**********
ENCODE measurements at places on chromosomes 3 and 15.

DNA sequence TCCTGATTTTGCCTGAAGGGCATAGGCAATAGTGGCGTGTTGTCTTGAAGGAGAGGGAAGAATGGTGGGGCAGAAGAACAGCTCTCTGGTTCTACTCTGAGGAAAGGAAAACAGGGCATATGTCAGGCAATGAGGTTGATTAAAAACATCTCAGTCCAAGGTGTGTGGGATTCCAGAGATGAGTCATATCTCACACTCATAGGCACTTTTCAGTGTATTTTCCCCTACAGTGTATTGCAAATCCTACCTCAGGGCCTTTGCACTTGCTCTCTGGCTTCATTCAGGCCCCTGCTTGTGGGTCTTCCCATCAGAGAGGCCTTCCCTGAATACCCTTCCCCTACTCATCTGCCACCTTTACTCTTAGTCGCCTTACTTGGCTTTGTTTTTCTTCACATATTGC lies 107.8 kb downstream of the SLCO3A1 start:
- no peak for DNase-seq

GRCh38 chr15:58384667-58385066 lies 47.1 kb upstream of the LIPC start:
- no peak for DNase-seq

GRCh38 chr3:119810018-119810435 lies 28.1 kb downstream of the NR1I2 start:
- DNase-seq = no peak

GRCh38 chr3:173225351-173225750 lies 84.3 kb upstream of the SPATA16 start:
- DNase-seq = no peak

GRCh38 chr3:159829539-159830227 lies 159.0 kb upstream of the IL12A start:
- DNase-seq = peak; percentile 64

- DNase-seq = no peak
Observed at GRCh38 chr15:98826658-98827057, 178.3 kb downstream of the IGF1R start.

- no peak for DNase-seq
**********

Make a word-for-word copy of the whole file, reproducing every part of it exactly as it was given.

ENCODE measurements at places on chromosomes 3 and 15.

DNA sequence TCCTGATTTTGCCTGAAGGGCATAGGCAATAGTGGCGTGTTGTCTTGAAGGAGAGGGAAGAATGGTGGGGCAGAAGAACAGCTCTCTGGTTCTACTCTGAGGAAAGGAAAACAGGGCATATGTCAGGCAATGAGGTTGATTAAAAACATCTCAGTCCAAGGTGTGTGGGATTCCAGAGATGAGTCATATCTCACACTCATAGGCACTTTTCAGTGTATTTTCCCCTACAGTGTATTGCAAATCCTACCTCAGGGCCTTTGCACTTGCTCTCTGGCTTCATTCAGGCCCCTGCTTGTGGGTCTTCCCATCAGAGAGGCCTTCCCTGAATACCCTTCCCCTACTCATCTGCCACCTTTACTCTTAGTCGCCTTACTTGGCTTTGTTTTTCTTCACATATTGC lies 107.8 kb downstream of the SLCO3A1 start:
- no peak for DNase-seq

GRCh38 chr15:58384667-58385066 lies 47.1 kb upstream of the LIPC start:
- no peak for DNase-seq

GRCh38 chr3:119810018-119810435 lies 28.1 kb downstream of the NR1I2 start:
- DNase-seq = no peak

GRCh38 chr3:173225351-173225750 lies 84.3 kb upstream of the SPATA16 start:
- DNase-seq = no peak

GRCh38 chr3:159829539-159830227 lies 159.0 kb upstream of the IL12A start:
- DNase-seq = peak; percentile 64

- DNase-seq = no peak
Observed at GRCh38 chr15:98826658-98827057, 178.3 kb downstream of the IGF1R start.

- no peak for DNase-seq